1) In my June 4, 2021 e-mail, I wrote:
I've long advocated for the U.S. Securities and Exchange Commission ("SEC") to ban all Chinese companies from listing on U.S. exchanges due to widespread fraud over the past decade, which continues to this day.
For example, remember the New Jersey sandwich shop, Hometown International (HWIN), that Greenlight Capital's David Einhorn wrote about in April? This in-depth story in this weekend's New York Times Magazine reveals ties to Hong Kong and Macao, both of which are controlled by China: The Mystery of the $113 Million Deli.
Closing the loop in this story, here's the latest: Three Men Charged in Stock Scam Involving $100 Million Deli. Excerpt:
A deli in southern New Jersey was the vessel for an elaborate fraud scheme involving three men who managed to inflate the company's stock-market value to $100 million, according to federal prosecutors and regulators.
The story of how Hometown International's stock achieved such a lofty valuation was a mystery that played out in public last year. "The pastrami must be amazing," hedge-fund manager David Einhorn wrote in a note to investors, before citing the stock as an example of how "the market is fractured and possibly in the process of breaking completely."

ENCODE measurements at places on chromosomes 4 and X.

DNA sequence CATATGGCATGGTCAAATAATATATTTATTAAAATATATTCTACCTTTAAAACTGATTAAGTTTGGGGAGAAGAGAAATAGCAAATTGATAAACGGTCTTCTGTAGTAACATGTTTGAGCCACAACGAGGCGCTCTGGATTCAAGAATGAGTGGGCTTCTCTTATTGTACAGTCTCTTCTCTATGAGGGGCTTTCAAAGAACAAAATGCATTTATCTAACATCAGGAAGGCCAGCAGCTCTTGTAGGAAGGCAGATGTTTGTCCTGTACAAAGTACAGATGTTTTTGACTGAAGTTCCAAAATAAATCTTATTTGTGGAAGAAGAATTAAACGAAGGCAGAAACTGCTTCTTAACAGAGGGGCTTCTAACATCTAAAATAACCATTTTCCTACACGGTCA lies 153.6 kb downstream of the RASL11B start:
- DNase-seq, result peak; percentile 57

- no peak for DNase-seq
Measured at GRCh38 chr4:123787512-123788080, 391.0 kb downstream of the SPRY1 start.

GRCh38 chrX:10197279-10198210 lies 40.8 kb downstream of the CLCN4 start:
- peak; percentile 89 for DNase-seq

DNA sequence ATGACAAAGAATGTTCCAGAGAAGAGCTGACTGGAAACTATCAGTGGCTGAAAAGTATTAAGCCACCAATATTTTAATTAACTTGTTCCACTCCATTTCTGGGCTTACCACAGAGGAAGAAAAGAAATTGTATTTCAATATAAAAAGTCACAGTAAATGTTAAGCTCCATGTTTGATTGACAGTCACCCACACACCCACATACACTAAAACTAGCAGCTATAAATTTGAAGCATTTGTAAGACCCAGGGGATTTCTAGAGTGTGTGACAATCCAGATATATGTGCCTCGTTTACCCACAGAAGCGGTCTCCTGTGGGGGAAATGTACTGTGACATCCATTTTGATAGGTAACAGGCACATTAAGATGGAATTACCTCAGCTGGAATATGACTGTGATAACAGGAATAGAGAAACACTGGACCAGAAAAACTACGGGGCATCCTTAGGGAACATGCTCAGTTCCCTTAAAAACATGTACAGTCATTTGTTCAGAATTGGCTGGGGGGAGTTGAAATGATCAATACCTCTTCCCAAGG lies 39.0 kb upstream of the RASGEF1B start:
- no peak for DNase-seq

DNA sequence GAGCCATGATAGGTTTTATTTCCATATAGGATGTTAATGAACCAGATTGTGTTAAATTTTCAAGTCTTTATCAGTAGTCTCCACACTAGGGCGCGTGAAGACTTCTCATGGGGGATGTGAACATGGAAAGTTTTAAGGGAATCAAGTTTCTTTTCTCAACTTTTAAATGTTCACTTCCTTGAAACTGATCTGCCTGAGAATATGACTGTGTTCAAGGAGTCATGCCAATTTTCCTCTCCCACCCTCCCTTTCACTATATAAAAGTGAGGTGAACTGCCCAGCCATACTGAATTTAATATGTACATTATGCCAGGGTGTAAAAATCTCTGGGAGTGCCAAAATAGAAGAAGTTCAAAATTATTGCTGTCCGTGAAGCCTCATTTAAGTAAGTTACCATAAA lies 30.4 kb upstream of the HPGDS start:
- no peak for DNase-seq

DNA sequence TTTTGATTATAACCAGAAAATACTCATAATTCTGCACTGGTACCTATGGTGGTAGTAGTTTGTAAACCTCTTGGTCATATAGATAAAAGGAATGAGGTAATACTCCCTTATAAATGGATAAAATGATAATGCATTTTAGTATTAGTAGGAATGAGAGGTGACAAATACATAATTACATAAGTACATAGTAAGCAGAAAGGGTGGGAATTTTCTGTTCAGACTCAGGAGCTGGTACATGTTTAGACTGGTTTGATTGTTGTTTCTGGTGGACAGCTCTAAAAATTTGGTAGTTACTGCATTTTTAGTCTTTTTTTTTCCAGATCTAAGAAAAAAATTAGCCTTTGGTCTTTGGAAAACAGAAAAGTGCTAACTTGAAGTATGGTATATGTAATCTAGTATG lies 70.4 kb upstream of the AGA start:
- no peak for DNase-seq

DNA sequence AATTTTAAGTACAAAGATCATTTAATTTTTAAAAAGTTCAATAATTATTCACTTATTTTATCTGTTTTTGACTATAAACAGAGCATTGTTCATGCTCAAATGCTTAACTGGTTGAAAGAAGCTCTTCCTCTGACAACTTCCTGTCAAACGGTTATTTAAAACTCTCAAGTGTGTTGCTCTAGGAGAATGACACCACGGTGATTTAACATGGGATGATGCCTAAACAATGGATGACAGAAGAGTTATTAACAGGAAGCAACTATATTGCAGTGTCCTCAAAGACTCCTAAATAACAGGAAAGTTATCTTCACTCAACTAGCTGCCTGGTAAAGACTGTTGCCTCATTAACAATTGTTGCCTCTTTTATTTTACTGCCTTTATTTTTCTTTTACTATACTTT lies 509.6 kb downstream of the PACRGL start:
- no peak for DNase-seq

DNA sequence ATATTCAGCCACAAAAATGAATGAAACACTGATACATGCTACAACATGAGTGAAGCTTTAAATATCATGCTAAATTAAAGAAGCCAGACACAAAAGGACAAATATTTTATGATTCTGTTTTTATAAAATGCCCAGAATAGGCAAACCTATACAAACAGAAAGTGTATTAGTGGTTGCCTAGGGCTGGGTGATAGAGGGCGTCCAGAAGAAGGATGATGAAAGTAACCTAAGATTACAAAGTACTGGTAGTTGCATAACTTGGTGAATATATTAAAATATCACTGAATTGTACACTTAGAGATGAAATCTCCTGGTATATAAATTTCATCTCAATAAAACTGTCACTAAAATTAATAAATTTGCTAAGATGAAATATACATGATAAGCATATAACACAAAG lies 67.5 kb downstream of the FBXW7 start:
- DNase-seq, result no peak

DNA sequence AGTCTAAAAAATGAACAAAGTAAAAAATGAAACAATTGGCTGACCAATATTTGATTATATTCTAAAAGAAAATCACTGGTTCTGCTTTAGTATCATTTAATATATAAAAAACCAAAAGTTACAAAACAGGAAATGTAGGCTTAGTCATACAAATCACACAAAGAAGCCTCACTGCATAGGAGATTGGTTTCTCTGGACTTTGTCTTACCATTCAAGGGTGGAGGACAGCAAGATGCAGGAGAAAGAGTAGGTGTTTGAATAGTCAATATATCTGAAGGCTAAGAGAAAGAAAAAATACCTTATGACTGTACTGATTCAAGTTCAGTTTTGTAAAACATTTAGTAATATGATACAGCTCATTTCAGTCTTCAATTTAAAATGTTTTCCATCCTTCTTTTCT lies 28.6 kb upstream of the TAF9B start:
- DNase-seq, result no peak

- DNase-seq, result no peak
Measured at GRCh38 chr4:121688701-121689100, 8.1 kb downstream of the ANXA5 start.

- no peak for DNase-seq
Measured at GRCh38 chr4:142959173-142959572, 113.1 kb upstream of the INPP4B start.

All the attention drew the interest of federal criminal authorities, who on Monday charged the three men with securities fraud, wire fraud and money laundering. The Securities and Exchange Commission separately sued them over civil securities-fraud allegations.
Here's CNBC with more on this sordid story: Feds sought to jail father charged in $100 million New Jersey deli scam with Hong Kong-based son at large.
I hope regulators show similar initiative in going after Ryan Cohen for the pump and dump of Bed Bath & Beyond (BBBY) shares...
2) Having just spent a long weekend in London, I've been following events there more closely than usual – none more so than the pound sterling plunging to an all-time low versus the dollar. Here's New York Times columnist Paul Krugman's insightful analysis of what's going on: Why Is the Pound Getting Pounded? Excerpt:
So why the sudden run on the pound? One answer I liked came from the City of London economist Dario Perkins, who declared that the problem with the budget wasn't that it was inflationary but that it was "moronic," and that an economy run by morons has to pay a risk premium.